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Old Posted Oct 14, 2021, 8:18 PM
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electricron electricron is offline
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Join Date: Aug 2008
Location: Granbury, Texas
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Originally Posted by Nouvellecosse View Post
The government decisions that are to blame are the subsidization of suburban development and automobile infrastructure which allowed private autos to out compete passenger railways.
When passenger railroads and interurbans were the fastest way to travel from point A to point B in a city, they could compete with everything else. But as streets and highways were paved, and as automobiles and buses got more powerful and faster, the railroads, interurbans, and streetcars could no longer compete.
Sure, paving streets and highways was a government subsidy in favor of automobiles and buses, but do you really believe cities and states were never going to pave them? How many bike and jogging pathways in cities today remain dirt and gravel paths vs paved?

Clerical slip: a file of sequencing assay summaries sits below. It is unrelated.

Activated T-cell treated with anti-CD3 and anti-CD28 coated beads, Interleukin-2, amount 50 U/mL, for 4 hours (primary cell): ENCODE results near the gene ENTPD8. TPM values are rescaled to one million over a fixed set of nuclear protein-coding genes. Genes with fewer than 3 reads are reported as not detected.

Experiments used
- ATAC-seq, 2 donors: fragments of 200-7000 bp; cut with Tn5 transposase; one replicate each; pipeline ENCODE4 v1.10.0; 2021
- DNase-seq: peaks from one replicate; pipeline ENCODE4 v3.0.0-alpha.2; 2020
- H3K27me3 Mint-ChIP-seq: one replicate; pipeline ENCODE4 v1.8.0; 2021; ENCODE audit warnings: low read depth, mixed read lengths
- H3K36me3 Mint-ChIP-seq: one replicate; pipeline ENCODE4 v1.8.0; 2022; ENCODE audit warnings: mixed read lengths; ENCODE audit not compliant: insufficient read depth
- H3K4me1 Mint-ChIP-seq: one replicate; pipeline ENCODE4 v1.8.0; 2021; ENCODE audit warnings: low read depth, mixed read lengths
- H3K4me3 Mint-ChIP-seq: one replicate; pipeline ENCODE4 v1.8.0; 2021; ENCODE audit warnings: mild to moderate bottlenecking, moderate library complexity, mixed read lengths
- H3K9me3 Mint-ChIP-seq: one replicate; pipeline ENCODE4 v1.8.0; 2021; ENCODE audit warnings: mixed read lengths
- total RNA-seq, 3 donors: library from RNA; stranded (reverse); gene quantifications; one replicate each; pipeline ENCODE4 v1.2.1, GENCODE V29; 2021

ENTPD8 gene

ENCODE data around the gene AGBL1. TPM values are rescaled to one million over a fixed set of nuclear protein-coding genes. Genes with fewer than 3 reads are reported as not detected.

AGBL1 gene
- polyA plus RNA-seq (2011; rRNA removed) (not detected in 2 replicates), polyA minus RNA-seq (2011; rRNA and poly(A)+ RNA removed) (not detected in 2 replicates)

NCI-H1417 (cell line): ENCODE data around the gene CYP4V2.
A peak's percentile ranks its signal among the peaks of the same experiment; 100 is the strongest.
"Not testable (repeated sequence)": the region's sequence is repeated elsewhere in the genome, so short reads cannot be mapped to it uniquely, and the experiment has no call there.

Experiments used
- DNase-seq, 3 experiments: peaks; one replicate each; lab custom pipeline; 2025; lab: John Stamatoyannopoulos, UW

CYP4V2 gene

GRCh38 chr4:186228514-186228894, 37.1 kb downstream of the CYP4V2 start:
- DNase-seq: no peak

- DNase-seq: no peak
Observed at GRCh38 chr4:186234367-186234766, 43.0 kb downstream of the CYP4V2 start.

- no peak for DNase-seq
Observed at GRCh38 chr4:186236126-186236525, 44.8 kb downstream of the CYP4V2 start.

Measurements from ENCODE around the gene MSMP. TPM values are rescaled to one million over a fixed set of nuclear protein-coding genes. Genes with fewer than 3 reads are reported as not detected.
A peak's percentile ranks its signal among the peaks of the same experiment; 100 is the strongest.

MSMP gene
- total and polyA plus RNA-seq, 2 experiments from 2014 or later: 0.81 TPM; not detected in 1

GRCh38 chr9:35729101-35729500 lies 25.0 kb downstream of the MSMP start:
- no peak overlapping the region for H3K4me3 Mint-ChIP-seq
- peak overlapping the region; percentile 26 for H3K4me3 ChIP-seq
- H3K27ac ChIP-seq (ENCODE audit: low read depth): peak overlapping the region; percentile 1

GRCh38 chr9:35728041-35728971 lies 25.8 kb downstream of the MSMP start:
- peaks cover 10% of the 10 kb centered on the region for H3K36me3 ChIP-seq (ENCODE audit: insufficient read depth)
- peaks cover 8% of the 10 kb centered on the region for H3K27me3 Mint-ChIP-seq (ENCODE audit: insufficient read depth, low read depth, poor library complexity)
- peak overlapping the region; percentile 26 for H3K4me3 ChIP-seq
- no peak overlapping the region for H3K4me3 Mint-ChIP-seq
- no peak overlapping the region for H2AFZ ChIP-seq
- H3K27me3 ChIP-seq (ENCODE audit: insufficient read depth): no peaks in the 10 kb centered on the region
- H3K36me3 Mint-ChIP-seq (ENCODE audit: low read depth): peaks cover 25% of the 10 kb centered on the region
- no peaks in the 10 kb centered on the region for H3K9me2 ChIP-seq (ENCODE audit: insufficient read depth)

And while cities were paving the streets, they were also burying other utilities at the same time under or upright alongside them. So more was being done for the betterment of society besides just paving the streets.

Even in Europe where public transportation is far better than in the USA, they paved also their streets and highways and built autobahns between cities. There is probably more miles of dirt and gravel roads in
North America than there is remaining in Europe. Per
"Currently, 66.3 percent of all roads and streets in the U.S. are paved, compared with about 27 percent in 1953. Total road and street mileage has increased approximately 22.6 percent since 1953."
Wiki article of interest.
Take some time to look at that chart in the Wiki articles, and note how many EU countries have 100% paved roads and 0% dirt and gravel roads. While you are at it, also check the density of roads per 100 square kilometers.

I'll repeat what I suggested earlier, as buses and automobile travel speeds increased, while trains and interurbans did not, buses and automobiles became more competitive. Only in a few cities in America was highway and road congestion so heavy that trains remained competitive, and even then the trains require massive subsidies to keep fares low.
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